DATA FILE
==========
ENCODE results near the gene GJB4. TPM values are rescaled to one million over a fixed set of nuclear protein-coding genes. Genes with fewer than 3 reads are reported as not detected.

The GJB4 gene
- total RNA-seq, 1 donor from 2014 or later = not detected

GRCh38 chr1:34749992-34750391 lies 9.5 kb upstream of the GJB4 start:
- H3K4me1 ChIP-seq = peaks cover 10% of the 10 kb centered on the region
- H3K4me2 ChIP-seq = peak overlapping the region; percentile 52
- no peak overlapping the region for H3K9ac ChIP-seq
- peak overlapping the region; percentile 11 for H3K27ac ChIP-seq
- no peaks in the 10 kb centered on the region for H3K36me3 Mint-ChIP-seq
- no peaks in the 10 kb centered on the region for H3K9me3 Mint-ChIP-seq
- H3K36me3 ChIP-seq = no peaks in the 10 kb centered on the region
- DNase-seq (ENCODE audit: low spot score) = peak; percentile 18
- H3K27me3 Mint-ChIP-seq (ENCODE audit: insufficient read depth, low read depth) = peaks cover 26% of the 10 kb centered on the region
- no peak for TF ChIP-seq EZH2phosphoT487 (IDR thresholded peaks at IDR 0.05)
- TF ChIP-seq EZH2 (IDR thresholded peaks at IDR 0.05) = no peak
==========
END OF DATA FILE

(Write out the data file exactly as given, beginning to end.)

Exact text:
ENCODE results near the gene GJB4. TPM values are rescaled to one million over a fixed set of nuclear protein-coding genes. Genes with fewer than 3 reads are reported as not detected.

The GJB4 gene
- total RNA-seq, 1 donor from 2014 or later = not detected

GRCh38 chr1:34749992-34750391 lies 9.5 kb upstream of the GJB4 start:
- H3K4me1 ChIP-seq = peaks cover 10% of the 10 kb centered on the region
- H3K4me2 ChIP-seq = peak overlapping the region; percentile 52
- no peak overlapping the region for H3K9ac ChIP-seq
- peak overlapping the region; percentile 11 for H3K27ac ChIP-seq
- no peaks in the 10 kb centered on the region for H3K36me3 Mint-ChIP-seq
- no peaks in the 10 kb centered on the region for H3K9me3 Mint-ChIP-seq
- H3K36me3 ChIP-seq = no peaks in the 10 kb centered on the region
- DNase-seq (ENCODE audit: low spot score) = peak; percentile 18
- H3K27me3 Mint-ChIP-seq (ENCODE audit: insufficient read depth, low read depth) = peaks cover 26% of the 10 kb centered on the region
- no peak for TF ChIP-seq EZH2phosphoT487 (IDR thresholded peaks at IDR 0.05)
- TF ChIP-seq EZH2 (IDR thresholded peaks at IDR 0.05) = no peak